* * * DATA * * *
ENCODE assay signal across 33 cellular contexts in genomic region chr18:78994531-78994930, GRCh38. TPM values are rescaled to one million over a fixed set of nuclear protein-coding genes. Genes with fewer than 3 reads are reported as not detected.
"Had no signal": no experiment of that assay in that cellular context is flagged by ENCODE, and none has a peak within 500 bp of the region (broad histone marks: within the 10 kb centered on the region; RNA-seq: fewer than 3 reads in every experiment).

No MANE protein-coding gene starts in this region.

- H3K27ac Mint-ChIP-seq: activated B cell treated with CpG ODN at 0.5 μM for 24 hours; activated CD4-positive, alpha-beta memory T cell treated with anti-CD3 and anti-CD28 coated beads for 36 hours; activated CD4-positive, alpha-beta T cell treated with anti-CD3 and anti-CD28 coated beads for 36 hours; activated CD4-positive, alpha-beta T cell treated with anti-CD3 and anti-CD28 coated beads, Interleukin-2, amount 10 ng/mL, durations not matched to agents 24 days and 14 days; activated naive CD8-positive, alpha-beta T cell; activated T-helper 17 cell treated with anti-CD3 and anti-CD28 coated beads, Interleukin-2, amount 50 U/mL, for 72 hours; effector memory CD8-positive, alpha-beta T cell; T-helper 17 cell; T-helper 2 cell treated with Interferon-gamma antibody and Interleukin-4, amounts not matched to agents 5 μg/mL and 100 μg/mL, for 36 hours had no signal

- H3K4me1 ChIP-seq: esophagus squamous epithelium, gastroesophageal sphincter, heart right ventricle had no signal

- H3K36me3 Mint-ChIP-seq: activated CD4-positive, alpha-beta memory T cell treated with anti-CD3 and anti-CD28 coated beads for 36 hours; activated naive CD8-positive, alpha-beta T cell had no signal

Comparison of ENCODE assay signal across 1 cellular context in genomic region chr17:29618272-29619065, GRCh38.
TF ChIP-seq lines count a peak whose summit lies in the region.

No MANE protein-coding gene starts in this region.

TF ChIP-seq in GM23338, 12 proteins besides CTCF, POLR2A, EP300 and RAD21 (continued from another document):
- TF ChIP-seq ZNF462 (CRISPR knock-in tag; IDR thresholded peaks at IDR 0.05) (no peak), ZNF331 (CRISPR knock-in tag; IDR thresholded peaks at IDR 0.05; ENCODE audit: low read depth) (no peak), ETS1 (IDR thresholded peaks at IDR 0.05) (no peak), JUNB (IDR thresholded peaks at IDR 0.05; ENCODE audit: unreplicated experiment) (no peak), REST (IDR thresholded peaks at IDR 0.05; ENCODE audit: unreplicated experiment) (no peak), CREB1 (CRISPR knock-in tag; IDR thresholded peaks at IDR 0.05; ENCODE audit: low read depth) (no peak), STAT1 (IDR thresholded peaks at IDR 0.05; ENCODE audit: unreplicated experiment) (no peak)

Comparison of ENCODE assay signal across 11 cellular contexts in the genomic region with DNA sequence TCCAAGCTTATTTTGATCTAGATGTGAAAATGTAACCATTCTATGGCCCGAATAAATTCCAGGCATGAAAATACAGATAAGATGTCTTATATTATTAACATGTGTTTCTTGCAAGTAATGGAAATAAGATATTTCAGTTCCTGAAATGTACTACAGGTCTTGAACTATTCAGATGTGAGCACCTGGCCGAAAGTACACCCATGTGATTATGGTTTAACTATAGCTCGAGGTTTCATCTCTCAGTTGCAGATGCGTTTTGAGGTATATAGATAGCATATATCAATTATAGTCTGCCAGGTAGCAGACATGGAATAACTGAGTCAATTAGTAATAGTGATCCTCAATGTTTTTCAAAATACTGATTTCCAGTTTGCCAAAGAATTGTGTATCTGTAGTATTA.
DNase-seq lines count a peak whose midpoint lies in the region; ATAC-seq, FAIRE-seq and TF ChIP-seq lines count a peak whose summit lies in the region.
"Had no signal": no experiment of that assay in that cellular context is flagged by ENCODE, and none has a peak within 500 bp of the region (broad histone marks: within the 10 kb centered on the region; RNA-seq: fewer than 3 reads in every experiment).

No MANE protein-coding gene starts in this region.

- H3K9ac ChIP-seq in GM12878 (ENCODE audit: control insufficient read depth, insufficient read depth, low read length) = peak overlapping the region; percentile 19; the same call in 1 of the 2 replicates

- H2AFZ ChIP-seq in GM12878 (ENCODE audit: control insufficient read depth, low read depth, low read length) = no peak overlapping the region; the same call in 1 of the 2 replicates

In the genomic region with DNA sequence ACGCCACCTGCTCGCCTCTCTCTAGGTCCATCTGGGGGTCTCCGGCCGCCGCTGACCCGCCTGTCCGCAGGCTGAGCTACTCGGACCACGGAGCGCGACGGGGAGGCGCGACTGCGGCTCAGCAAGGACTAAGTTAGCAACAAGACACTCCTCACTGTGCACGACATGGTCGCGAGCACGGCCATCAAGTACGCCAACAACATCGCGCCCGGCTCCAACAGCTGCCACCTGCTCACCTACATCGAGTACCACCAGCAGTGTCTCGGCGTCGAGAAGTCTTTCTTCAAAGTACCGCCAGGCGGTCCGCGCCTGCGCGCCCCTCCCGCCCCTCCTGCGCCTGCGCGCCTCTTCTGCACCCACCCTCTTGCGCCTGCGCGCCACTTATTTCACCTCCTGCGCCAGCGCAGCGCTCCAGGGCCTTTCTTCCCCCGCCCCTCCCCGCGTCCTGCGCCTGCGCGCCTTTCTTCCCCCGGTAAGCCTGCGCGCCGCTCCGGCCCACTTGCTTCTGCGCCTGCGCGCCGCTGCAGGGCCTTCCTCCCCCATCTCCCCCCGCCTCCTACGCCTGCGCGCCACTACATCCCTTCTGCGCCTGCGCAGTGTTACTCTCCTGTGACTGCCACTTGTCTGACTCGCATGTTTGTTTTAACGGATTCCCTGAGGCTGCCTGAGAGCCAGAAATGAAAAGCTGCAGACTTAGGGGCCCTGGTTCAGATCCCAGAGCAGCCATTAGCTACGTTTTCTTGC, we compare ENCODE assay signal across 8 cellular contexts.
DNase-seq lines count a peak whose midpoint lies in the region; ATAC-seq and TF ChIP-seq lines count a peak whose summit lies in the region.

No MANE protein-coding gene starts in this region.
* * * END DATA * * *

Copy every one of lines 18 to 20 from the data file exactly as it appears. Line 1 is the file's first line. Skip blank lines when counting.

In the genomic region with DNA sequence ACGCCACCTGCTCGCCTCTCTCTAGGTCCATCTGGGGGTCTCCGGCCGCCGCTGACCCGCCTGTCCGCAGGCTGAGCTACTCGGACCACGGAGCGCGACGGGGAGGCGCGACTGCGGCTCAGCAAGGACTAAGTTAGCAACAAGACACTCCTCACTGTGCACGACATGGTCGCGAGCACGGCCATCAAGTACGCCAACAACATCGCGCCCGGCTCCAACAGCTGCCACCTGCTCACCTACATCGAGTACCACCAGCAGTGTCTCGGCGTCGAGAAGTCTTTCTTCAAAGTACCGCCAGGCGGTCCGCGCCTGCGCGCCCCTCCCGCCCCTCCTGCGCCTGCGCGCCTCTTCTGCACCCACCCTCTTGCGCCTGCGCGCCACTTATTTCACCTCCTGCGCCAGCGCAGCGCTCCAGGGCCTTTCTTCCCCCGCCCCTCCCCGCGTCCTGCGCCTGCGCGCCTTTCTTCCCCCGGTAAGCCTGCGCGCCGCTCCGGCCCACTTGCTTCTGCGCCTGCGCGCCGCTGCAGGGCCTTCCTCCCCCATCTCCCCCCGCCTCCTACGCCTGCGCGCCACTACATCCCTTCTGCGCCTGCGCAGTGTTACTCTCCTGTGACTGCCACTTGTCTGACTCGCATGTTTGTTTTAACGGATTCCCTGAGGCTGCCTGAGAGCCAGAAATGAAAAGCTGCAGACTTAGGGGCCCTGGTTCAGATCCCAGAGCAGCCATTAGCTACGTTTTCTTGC, we compare ENCODE assay signal across 8 cellular contexts.
DNase-seq lines count a peak whose midpoint lies in the region; ATAC-seq and TF ChIP-seq lines count a peak whose summit lies in the region.

No MANE protein-coding gene starts in this region.